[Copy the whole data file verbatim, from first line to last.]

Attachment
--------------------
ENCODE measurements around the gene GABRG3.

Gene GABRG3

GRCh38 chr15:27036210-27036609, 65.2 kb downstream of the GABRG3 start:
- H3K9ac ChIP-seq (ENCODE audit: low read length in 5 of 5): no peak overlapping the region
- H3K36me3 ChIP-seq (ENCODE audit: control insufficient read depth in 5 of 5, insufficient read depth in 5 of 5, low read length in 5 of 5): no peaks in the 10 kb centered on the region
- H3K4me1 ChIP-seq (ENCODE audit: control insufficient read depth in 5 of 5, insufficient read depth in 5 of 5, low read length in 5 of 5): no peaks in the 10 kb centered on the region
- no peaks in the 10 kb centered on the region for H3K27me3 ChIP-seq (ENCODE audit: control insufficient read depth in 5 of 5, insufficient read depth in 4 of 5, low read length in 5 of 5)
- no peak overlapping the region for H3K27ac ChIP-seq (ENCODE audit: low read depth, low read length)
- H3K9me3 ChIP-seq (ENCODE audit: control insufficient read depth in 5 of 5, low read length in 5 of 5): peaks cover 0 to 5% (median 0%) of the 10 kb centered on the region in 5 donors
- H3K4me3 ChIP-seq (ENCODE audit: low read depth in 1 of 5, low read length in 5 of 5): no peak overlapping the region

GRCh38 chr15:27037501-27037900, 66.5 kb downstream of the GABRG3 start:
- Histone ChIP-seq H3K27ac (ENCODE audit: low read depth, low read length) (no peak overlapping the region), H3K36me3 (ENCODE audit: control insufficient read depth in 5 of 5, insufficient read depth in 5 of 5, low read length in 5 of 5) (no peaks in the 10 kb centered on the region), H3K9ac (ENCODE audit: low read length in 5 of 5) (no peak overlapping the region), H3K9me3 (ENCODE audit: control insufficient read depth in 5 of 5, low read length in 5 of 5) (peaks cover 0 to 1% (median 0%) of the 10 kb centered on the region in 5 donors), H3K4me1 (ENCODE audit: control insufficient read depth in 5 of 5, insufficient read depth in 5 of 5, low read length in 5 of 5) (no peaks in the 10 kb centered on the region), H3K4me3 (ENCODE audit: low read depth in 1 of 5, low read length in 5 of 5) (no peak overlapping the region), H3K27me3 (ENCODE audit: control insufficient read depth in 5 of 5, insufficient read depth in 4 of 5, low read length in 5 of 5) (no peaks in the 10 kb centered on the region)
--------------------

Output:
ENCODE measurements around the gene GABRG3.

Gene GABRG3

GRCh38 chr15:27036210-27036609, 65.2 kb downstream of the GABRG3 start:
- H3K9ac ChIP-seq (ENCODE audit: low read length in 5 of 5): no peak overlapping the region
- H3K36me3 ChIP-seq (ENCODE audit: control insufficient read depth in 5 of 5, insufficient read depth in 5 of 5, low read length in 5 of 5): no peaks in the 10 kb centered on the region
- H3K4me1 ChIP-seq (ENCODE audit: control insufficient read depth in 5 of 5, insufficient read depth in 5 of 5, low read length in 5 of 5): no peaks in the 10 kb centered on the region
- no peaks in the 10 kb centered on the region for H3K27me3 ChIP-seq (ENCODE audit: control insufficient read depth in 5 of 5, insufficient read depth in 4 of 5, low read length in 5 of 5)
- no peak overlapping the region for H3K27ac ChIP-seq (ENCODE audit: low read depth, low read length)
- H3K9me3 ChIP-seq (ENCODE audit: control insufficient read depth in 5 of 5, low read length in 5 of 5): peaks cover 0 to 5% (median 0%) of the 10 kb centered on the region in 5 donors
- H3K4me3 ChIP-seq (ENCODE audit: low read depth in 1 of 5, low read length in 5 of 5): no peak overlapping the region

GRCh38 chr15:27037501-27037900, 66.5 kb downstream of the GABRG3 start:
- Histone ChIP-seq H3K27ac (ENCODE audit: low read depth, low read length) (no peak overlapping the region), H3K36me3 (ENCODE audit: control insufficient read depth in 5 of 5, insufficient read depth in 5 of 5, low read length in 5 of 5) (no peaks in the 10 kb centered on the region), H3K9ac (ENCODE audit: low read length in 5 of 5) (no peak overlapping the region), H3K9me3 (ENCODE audit: control insufficient read depth in 5 of 5, low read length in 5 of 5) (peaks cover 0 to 1% (median 0%) of the 10 kb centered on the region in 5 donors), H3K4me1 (ENCODE audit: control insufficient read depth in 5 of 5, insufficient read depth in 5 of 5, low read length in 5 of 5) (no peaks in the 10 kb centered on the region), H3K4me3 (ENCODE audit: low read depth in 1 of 5, low read length in 5 of 5) (no peak overlapping the region), H3K27me3 (ENCODE audit: control insufficient read depth in 5 of 5, insufficient read depth in 4 of 5, low read length in 5 of 5) (no peaks in the 10 kb centered on the region)